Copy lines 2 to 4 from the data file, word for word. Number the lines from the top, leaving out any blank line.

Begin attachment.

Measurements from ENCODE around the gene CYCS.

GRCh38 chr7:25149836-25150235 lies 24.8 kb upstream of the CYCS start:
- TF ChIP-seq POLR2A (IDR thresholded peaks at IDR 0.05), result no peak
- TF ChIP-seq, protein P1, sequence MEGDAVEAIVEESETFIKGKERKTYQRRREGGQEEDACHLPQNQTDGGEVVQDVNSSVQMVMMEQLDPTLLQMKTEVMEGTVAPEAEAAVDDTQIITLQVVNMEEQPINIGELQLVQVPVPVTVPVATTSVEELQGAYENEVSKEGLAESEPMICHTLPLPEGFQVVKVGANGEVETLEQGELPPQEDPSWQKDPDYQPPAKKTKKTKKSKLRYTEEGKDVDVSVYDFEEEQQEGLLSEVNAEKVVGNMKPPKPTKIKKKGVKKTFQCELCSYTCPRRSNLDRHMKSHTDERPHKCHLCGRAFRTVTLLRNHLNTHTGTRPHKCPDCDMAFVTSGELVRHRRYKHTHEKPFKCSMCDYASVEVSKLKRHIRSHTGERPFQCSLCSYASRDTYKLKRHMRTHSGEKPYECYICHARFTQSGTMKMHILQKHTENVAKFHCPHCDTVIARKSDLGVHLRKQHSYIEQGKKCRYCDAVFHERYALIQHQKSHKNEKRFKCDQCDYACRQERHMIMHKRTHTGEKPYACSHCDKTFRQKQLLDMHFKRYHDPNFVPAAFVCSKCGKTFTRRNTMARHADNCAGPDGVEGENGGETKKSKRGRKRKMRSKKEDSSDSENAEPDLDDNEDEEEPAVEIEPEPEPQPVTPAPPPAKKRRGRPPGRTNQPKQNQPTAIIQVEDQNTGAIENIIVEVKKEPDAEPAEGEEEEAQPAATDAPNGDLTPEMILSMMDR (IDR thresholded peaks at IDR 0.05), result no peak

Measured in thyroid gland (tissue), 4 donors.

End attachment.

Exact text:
GRCh38 chr7:25149836-25150235 lies 24.8 kb upstream of the CYCS start:
- TF ChIP-seq POLR2A (IDR thresholded peaks at IDR 0.05), result no peak
- TF ChIP-seq, protein P1, sequence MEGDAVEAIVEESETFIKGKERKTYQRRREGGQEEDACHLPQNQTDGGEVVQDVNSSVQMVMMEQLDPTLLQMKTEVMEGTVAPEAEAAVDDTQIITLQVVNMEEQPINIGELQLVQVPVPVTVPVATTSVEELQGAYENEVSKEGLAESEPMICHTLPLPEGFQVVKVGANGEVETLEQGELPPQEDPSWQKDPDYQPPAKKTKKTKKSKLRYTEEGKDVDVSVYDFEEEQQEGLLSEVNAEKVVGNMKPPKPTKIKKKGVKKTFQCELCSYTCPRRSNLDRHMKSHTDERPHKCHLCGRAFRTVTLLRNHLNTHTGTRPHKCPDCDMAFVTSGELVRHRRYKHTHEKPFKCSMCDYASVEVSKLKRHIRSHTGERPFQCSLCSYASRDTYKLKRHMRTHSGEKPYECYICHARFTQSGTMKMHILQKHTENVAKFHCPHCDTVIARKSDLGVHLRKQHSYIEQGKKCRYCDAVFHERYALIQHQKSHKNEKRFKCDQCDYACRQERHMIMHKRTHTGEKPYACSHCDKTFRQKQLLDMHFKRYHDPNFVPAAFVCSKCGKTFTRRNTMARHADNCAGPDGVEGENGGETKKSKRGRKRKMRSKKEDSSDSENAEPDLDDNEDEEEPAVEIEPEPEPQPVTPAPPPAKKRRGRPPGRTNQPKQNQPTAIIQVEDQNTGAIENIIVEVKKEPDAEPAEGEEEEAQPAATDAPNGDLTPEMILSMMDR (IDR thresholded peaks at IDR 0.05), result no peak